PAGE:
The manner of conducting voir dire and its scope are not specifically addressed by rules of procedure in Iowa. This court has said, however, that the purpose in allowing latitude in counsel's inquiry is to provide information to assist counsel in deciding how to exercise challenges. Control of the process is lodged in the discretion of the trial court, and this court will not reverse unless that discretion manifestly has been abused. State v. Elmore, 201 N.W.2d 443, 446-47 (Iowa 1972).

Defendant does not complain about a trial court conducting voir dire. He does complain that the court's voir dire was inadequate and that it was an abuse of discretion for the court to deny counsel the right to question the panel more thoroughly. The main subject on which he desired more specific and detailed interrogation was the possibility of racial prejudice based on the fact he is black and the alleged victim is white.

On this subject the judge instructed the panel on principles of equal justice, specifically noting the racial difference and declaring that racial issues "have no part in any criminal trial." He asked whether any member of the panel could not "live with that concept of our law" and no one responded. Defendant characterizes the question as a "challenge" to the jurors to reveal any prejudice and argues any juror who spoke up "would surely have felt he was revealing himself as at least un-American, if not criminal." The voir dire record discloses defense counsel made brief inquiry of individual jurors about racial prejudice, with negative response. Counsel, however, sought to use more subtle and detailed questions to bring possible prejudice to the surface. For example, he started to ask a juror to identify the best book he had read recently. The court interrupted the question to call counsel's attention to the time, and the issue was not pursued.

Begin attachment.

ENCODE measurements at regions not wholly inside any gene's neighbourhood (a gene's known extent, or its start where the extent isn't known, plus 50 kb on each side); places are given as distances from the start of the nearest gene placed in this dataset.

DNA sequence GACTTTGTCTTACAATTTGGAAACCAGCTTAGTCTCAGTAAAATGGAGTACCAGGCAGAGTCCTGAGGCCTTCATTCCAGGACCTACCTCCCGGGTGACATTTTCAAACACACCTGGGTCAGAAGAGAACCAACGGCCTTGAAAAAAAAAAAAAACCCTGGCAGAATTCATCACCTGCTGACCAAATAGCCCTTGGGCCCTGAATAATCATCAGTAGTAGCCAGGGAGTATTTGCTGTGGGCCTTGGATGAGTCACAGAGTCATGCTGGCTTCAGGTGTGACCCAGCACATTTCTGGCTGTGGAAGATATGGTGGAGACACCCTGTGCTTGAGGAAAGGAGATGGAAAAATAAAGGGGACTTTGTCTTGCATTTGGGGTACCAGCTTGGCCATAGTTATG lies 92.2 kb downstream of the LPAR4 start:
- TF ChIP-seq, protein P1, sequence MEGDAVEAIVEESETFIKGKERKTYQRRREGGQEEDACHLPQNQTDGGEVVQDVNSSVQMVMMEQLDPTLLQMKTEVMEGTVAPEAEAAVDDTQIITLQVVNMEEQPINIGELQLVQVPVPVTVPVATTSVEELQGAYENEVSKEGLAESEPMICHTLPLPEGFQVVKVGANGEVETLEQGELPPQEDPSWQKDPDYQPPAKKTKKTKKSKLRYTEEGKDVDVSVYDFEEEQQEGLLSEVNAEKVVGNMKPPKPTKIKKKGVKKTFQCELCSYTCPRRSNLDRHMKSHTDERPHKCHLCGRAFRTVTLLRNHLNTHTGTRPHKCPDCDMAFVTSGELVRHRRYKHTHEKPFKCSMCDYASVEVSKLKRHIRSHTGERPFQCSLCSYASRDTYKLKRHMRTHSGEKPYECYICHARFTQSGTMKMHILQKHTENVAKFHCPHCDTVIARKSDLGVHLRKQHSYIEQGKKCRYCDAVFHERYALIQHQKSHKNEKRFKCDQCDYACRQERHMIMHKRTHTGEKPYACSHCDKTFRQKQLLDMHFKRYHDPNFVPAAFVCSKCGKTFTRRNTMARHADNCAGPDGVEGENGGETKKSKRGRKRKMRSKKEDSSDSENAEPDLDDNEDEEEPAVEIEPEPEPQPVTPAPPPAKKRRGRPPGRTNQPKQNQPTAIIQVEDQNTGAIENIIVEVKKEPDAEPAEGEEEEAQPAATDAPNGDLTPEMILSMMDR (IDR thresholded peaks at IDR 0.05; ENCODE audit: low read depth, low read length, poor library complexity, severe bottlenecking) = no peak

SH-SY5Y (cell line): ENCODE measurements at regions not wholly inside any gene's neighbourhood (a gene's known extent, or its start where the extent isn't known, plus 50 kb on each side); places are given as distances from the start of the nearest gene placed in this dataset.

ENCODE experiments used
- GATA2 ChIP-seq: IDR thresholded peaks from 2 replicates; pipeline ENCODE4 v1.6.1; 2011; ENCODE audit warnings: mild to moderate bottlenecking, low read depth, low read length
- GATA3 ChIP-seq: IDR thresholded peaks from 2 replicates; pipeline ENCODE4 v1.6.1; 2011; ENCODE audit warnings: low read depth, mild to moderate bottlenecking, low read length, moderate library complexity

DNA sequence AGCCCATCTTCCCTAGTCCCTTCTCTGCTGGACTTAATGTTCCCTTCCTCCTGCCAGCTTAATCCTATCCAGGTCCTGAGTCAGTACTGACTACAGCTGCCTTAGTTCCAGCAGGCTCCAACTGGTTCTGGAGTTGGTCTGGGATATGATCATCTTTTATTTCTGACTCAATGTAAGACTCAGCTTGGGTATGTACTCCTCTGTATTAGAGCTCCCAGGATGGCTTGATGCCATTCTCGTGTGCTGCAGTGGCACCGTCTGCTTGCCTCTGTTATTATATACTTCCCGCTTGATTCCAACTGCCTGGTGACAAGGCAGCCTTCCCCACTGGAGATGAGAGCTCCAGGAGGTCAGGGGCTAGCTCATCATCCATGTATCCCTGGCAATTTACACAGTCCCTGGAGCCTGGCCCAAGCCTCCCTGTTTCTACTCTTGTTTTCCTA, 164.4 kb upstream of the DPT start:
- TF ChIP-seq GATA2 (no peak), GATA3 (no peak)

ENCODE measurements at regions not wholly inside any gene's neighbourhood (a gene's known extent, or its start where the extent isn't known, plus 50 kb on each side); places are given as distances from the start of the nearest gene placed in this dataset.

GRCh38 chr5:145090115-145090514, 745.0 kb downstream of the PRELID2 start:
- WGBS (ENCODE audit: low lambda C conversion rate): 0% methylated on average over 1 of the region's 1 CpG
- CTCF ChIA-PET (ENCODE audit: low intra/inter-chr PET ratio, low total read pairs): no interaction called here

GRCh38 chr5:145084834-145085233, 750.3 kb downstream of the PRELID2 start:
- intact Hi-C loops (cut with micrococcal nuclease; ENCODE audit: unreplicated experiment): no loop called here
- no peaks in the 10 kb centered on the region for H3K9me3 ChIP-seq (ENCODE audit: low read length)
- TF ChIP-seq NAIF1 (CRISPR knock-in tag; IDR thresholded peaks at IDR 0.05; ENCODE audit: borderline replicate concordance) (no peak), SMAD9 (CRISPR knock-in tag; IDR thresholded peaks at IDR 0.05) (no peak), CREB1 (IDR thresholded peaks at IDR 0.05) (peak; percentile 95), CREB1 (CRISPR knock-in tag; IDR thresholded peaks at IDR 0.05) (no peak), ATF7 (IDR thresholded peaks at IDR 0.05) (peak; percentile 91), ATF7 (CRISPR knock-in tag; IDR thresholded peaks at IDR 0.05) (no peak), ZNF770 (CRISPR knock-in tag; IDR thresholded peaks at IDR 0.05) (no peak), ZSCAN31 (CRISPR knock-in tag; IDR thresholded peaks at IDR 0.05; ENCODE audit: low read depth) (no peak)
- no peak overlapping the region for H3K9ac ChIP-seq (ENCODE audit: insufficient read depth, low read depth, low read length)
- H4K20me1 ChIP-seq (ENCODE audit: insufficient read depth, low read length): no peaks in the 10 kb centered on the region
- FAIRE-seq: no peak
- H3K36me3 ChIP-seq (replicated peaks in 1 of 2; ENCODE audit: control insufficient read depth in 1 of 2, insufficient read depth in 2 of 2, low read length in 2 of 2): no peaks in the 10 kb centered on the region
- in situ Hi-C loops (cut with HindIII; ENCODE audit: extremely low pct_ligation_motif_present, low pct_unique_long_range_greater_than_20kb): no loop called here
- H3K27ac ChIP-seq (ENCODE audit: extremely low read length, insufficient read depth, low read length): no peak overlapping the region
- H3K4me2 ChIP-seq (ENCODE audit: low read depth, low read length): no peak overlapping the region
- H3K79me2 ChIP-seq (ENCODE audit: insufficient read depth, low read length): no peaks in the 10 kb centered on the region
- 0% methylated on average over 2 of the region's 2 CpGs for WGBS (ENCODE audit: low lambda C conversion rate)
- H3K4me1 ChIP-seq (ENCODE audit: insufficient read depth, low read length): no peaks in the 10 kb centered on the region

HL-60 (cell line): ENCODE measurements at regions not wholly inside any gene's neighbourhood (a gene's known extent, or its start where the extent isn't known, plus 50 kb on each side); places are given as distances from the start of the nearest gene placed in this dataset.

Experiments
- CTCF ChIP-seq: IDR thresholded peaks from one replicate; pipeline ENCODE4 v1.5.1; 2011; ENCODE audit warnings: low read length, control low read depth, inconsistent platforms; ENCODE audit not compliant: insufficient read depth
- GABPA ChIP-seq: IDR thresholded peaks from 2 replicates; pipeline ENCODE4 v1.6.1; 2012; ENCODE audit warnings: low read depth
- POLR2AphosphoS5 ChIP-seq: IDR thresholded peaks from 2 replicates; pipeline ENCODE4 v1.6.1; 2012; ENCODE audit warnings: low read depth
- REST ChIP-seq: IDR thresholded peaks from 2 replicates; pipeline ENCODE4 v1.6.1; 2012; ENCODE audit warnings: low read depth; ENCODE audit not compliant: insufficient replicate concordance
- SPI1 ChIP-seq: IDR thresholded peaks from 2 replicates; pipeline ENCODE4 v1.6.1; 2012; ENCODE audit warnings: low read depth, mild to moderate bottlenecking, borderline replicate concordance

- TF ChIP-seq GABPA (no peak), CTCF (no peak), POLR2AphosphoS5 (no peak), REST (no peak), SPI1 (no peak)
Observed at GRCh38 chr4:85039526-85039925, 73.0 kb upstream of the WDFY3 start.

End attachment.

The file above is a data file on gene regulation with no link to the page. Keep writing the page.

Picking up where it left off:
In the circumstances of this case, we do not find an abuse of discretion in the court's handling of the inquiry concerning racial prejudice. Based on the racial difference and the nature of the alleged offense, it is reasonable to believe a possibility of racial prejudice against defendant existed. The court obviously recognized this possibility in specifically inquiring about racial prejudice. The present dispute concerns the style and sufficiency of the interrogation. In resolving this dispute, we believe it is important that no special circumstances were shown to suggest the possibility of prejudice other than the difference in race between the defendant and victim and the nature of the alleged offense.